Prev Med Rep. 2022 Mar 22;27:101777. doi: 10.1016/j.pmedr.2022.101777. eCollection 2022 Jun.
Little is known about the risks and benefits associated with medical cannabis legalization. The current study was an online panel survey of adult Oklahomans recruited between September and October 2020 (N = 1898). Respondents with and without a medical cannabis license were compared on sociodemographic, substance use and health characteristics, and sub-analyses focused on the characteristics of licensed and unlicensed past 30-day cannabis users. Among all participants, 19.34% (n = 367) reported that they had a medical cannabis license, and 35.73% (n = 676) reported past 30-day cannabis use. Licensees were more likely to be younger (i.e., 18-35 years of age; p = 0.001), identify as a sexual minority (p < 0.001), and report past 30-day cannabis, cigarette, alcohol, and prescription opiate use (all p‘s ≤ 0.003). Licensed participants most commonly reported medically-recommended cannabis use for anxiety (42.51%), depression (33.24%), sleep problems (26.98%), chronic pain (24.25%), and arthritis (12.81%). The likelihood of medically-recommended cannabis use for anxiety, depression, and chronic pain differed by age group (all p‘s ≤ 0.028). Licensees were most likely to perceive that cannabis delivered « very much/extreme » relief from anxiety (78.57%), sleep problems (76.30%), nausea/vomiting (70.00%), and depression (67.05%). Compared to licensed past 30-day cannabis users (n = 308), unlicensed users (n = 368) were more likely to be non-White, to have ≤ high school education, to report an annual household income <$30,000, and to report current smoking (all p‘s ≤ 0.027). Findings provide initial information about the personal characteristics associated with having a medical cannabis license in Oklahoma, the reasons for medical cannabis use, and the perceived medical benefits.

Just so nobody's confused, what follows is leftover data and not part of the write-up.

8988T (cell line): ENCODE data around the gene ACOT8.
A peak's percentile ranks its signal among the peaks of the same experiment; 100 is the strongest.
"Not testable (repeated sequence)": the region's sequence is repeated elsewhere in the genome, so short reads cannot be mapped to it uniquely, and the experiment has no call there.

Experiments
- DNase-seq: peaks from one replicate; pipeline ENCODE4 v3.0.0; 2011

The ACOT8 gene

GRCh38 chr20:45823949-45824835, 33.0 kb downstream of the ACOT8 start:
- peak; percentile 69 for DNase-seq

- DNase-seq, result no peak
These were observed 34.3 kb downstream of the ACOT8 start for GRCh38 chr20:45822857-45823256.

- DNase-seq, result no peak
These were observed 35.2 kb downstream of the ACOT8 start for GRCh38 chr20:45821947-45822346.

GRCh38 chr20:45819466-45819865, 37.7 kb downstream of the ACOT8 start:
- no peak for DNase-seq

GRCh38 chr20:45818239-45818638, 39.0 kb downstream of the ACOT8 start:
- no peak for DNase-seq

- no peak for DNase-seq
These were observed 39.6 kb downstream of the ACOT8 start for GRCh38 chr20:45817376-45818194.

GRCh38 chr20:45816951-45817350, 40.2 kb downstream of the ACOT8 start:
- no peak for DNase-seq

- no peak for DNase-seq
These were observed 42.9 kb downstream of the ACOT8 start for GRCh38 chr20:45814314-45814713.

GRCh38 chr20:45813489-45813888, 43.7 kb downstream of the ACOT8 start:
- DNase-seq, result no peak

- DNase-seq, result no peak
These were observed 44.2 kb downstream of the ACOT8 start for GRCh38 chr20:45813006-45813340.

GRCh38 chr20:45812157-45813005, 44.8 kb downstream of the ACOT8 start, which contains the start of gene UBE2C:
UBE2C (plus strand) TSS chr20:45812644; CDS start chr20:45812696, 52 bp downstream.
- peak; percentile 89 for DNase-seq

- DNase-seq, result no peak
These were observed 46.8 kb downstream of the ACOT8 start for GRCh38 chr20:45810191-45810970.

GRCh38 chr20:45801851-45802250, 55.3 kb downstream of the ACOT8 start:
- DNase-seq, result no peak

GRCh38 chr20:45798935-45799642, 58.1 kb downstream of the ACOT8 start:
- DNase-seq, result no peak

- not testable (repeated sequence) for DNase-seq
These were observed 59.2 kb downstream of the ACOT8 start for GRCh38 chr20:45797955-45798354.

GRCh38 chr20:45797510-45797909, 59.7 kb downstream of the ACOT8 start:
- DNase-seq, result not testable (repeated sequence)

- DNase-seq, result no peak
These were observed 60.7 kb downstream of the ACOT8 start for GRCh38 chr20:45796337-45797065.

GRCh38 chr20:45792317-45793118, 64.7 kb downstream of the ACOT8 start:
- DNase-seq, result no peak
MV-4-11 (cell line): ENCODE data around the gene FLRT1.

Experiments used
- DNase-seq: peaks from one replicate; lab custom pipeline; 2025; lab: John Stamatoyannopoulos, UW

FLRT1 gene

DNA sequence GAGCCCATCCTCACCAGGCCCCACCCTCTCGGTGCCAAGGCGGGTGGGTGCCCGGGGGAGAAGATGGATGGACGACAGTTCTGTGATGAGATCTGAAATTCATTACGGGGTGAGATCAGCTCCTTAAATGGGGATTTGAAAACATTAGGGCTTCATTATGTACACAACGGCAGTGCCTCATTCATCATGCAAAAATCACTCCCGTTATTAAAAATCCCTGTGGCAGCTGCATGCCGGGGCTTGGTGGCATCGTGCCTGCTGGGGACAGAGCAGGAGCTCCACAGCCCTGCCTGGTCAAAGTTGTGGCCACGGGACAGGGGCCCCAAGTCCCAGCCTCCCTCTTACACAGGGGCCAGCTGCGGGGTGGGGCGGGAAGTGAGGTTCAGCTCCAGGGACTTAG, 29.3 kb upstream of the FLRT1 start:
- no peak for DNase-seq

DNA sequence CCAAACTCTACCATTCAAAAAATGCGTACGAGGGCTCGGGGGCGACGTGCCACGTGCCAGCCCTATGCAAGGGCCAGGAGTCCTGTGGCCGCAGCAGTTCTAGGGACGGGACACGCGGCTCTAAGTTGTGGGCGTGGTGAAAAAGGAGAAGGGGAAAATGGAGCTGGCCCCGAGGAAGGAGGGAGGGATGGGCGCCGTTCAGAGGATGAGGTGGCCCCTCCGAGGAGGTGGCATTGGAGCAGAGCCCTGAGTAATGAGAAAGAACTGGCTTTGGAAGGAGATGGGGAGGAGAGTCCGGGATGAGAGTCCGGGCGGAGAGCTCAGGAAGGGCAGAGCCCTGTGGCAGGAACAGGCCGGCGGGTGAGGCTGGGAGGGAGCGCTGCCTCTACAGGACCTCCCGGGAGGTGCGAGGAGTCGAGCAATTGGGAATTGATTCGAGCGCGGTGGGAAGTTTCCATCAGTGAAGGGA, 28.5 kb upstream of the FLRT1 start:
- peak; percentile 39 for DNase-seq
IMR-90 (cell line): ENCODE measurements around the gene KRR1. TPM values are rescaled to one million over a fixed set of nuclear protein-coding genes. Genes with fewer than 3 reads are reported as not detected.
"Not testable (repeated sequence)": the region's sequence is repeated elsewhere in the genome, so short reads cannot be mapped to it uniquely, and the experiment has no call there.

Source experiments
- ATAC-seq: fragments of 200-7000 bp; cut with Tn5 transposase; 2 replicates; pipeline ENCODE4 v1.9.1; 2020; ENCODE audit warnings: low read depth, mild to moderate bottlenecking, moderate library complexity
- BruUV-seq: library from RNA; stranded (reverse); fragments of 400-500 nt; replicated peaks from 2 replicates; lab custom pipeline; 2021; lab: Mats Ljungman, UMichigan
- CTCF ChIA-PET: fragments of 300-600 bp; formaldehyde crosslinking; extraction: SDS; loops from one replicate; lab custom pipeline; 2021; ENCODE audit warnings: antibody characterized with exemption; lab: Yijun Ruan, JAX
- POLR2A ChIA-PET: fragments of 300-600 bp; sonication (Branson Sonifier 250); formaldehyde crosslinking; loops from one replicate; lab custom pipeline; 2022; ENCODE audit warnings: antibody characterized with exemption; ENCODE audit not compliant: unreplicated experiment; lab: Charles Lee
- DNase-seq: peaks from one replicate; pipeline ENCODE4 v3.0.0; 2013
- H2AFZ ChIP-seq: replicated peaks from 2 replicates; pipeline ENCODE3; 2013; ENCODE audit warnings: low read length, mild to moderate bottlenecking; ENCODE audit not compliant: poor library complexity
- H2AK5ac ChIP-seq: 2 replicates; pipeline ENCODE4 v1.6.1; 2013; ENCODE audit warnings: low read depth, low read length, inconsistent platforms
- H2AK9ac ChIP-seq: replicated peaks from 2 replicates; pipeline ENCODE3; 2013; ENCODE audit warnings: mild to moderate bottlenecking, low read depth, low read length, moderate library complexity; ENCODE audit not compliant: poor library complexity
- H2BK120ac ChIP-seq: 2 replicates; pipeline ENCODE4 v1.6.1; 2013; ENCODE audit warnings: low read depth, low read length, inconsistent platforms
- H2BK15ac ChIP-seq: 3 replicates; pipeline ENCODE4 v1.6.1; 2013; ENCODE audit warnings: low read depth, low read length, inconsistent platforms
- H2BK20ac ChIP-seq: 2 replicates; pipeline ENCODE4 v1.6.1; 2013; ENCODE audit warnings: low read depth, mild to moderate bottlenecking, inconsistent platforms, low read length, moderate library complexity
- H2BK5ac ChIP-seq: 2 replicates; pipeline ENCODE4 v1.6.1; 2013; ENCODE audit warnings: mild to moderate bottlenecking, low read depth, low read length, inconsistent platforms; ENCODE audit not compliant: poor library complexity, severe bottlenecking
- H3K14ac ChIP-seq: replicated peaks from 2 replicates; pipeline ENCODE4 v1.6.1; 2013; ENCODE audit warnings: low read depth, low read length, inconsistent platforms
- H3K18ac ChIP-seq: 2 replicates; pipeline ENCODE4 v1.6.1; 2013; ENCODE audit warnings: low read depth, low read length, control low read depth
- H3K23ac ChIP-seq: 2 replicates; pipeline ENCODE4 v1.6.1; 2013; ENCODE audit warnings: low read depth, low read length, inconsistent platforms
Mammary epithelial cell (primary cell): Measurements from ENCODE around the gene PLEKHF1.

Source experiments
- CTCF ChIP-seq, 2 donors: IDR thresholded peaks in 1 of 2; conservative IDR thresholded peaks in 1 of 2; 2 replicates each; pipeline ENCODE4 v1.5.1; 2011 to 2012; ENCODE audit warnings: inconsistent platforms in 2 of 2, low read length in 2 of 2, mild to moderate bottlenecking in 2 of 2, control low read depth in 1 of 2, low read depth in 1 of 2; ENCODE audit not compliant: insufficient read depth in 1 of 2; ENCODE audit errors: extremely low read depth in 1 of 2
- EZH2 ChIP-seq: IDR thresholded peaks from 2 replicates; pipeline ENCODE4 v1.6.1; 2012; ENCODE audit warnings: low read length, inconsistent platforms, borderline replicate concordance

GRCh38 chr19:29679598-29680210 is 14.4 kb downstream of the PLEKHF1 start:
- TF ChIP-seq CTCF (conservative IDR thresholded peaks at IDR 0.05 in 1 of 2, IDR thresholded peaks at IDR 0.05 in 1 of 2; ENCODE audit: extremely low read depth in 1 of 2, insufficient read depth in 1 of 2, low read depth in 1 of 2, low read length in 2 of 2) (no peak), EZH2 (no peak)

Source: ncbi 2